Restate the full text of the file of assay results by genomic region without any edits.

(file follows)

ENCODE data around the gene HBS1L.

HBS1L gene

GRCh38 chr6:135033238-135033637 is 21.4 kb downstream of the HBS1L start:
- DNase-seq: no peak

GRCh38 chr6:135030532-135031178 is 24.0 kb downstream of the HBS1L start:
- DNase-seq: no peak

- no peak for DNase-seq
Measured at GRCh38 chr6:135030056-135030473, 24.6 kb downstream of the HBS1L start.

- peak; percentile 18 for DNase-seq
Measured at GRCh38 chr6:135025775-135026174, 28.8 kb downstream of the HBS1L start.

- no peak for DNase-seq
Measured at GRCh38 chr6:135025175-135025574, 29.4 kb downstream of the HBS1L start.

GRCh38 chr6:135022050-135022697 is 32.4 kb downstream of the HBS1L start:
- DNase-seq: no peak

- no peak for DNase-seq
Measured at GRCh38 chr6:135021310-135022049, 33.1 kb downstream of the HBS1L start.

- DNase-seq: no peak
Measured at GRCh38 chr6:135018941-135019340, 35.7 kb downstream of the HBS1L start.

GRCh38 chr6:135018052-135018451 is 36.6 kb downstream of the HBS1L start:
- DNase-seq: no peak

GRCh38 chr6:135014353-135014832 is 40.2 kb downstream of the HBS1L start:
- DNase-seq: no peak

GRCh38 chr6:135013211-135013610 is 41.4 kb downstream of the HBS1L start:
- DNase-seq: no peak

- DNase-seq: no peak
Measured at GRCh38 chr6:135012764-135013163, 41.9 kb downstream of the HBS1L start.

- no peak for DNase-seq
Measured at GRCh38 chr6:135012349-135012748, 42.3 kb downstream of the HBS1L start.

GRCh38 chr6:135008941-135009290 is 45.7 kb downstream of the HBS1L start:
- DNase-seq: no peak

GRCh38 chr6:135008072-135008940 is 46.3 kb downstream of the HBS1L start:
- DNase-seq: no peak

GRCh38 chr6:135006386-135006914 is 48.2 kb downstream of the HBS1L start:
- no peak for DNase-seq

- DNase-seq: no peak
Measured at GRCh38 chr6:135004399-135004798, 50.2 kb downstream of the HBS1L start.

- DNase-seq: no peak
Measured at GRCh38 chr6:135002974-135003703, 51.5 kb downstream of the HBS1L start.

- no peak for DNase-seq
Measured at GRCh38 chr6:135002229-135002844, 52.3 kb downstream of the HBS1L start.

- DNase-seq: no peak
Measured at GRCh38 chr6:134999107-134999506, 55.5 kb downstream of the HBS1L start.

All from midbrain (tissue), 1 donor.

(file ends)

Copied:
ENCODE data around the gene HBS1L.

HBS1L gene

GRCh38 chr6:135033238-135033637 is 21.4 kb downstream of the HBS1L start:
- DNase-seq: no peak

GRCh38 chr6:135030532-135031178 is 24.0 kb downstream of the HBS1L start:
- DNase-seq: no peak

- no peak for DNase-seq
Measured at GRCh38 chr6:135030056-135030473, 24.6 kb downstream of the HBS1L start.

- peak; percentile 18 for DNase-seq
Measured at GRCh38 chr6:135025775-135026174, 28.8 kb downstream of the HBS1L start.

- no peak for DNase-seq
Measured at GRCh38 chr6:135025175-135025574, 29.4 kb downstream of the HBS1L start.

GRCh38 chr6:135022050-135022697 is 32.4 kb downstream of the HBS1L start:
- DNase-seq: no peak

- no peak for DNase-seq
Measured at GRCh38 chr6:135021310-135022049, 33.1 kb downstream of the HBS1L start.

- DNase-seq: no peak
Measured at GRCh38 chr6:135018941-135019340, 35.7 kb downstream of the HBS1L start.

GRCh38 chr6:135018052-135018451 is 36.6 kb downstream of the HBS1L start:
- DNase-seq: no peak

GRCh38 chr6:135014353-135014832 is 40.2 kb downstream of the HBS1L start:
- DNase-seq: no peak

GRCh38 chr6:135013211-135013610 is 41.4 kb downstream of the HBS1L start:
- DNase-seq: no peak

- DNase-seq: no peak
Measured at GRCh38 chr6:135012764-135013163, 41.9 kb downstream of the HBS1L start.

- no peak for DNase-seq
Measured at GRCh38 chr6:135012349-135012748, 42.3 kb downstream of the HBS1L start.

GRCh38 chr6:135008941-135009290 is 45.7 kb downstream of the HBS1L start:
- DNase-seq: no peak

GRCh38 chr6:135008072-135008940 is 46.3 kb downstream of the HBS1L start:
- DNase-seq: no peak

GRCh38 chr6:135006386-135006914 is 48.2 kb downstream of the HBS1L start:
- no peak for DNase-seq

- DNase-seq: no peak
Measured at GRCh38 chr6:135004399-135004798, 50.2 kb downstream of the HBS1L start.

- DNase-seq: no peak
Measured at GRCh38 chr6:135002974-135003703, 51.5 kb downstream of the HBS1L start.

- no peak for DNase-seq
Measured at GRCh38 chr6:135002229-135002844, 52.3 kb downstream of the HBS1L start.

- DNase-seq: no peak
Measured at GRCh38 chr6:134999107-134999506, 55.5 kb downstream of the HBS1L start.

All from midbrain (tissue), 1 donor.